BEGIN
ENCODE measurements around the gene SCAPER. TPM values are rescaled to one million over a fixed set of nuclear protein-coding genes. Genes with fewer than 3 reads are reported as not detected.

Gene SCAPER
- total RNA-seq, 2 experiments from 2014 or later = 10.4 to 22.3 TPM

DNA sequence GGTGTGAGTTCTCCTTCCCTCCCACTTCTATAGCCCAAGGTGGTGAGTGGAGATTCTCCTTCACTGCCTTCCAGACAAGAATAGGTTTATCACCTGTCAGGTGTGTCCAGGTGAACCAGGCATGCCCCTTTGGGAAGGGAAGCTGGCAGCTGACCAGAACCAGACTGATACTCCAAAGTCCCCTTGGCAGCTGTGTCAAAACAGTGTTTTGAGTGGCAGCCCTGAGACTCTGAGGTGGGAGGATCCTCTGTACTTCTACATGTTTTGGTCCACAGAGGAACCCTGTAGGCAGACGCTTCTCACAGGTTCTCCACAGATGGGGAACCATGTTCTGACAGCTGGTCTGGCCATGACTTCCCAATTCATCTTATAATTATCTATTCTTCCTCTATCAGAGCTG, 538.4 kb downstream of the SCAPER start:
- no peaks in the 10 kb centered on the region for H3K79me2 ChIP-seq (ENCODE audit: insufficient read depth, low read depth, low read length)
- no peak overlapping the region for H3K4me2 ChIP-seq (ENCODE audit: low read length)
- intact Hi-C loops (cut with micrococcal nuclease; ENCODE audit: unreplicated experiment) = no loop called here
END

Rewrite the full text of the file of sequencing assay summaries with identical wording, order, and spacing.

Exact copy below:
ENCODE measurements around the gene SCAPER. TPM values are rescaled to one million over a fixed set of nuclear protein-coding genes. Genes with fewer than 3 reads are reported as not detected.

Gene SCAPER
- total RNA-seq, 2 experiments from 2014 or later = 10.4 to 22.3 TPM

DNA sequence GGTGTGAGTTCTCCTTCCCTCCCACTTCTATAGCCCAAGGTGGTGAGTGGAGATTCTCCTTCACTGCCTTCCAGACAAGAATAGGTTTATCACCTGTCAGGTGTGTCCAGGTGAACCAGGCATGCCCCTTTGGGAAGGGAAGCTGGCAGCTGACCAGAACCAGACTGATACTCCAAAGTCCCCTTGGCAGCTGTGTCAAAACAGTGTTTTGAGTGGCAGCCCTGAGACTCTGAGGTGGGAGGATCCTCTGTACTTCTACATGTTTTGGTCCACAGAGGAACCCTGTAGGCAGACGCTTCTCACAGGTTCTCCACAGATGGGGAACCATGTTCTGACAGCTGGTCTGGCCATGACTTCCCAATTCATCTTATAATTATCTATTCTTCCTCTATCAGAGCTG, 538.4 kb downstream of the SCAPER start:
- no peaks in the 10 kb centered on the region for H3K79me2 ChIP-seq (ENCODE audit: insufficient read depth, low read depth, low read length)
- no peak overlapping the region for H3K4me2 ChIP-seq (ENCODE audit: low read length)
- intact Hi-C loops (cut with micrococcal nuclease; ENCODE audit: unreplicated experiment) = no loop called here